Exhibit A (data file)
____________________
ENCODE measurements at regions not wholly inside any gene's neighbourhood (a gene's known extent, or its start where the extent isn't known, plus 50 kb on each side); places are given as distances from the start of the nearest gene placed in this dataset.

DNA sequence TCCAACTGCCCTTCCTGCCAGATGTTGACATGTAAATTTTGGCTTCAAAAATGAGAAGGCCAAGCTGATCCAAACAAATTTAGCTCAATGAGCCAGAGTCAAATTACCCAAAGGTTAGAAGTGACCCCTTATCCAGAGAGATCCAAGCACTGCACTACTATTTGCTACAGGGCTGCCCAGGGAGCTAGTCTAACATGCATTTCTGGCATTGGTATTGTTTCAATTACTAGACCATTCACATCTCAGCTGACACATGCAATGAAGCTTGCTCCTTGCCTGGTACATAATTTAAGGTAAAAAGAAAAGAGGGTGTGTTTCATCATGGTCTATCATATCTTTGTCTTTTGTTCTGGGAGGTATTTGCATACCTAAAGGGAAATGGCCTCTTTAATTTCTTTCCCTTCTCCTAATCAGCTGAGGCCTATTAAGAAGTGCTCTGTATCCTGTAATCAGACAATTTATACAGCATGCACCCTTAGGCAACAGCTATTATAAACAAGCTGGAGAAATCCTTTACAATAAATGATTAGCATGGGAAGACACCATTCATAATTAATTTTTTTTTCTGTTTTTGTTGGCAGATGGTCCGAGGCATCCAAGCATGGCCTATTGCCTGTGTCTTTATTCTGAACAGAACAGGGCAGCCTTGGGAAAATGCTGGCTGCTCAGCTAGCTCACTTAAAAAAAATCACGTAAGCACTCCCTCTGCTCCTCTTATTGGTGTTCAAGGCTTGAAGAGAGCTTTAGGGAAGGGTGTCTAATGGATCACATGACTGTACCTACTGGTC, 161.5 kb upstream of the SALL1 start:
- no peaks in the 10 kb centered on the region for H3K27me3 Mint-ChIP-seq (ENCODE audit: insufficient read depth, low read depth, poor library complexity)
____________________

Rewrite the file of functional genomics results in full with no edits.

ENCODE measurements at regions not wholly inside any gene's neighbourhood (a gene's known extent, or its start where the extent isn't known, plus 50 kb on each side); places are given as distances from the start of the nearest gene placed in this dataset.

DNA sequence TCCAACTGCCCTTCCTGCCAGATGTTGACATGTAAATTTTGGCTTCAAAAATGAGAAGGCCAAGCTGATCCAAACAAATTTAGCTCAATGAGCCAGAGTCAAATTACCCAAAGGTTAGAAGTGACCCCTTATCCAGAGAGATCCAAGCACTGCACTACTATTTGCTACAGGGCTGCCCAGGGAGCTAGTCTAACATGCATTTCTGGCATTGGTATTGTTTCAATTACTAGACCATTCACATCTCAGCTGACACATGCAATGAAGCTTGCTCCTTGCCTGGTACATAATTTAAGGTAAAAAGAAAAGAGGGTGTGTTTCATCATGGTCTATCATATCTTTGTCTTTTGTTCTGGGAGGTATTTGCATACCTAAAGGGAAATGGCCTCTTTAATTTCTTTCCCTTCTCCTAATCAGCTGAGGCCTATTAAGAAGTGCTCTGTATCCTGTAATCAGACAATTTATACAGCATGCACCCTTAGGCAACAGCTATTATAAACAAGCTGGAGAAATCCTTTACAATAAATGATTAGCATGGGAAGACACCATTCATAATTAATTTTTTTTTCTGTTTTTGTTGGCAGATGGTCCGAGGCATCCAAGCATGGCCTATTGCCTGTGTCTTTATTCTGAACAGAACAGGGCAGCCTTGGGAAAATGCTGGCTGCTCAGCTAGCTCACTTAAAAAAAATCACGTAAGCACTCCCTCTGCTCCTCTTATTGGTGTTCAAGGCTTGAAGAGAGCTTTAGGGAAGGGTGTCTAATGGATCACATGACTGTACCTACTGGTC, 161.5 kb upstream of the SALL1 start:
- no peaks in the 10 kb centered on the region for H3K27me3 Mint-ChIP-seq (ENCODE audit: insufficient read depth, low read depth, poor library complexity)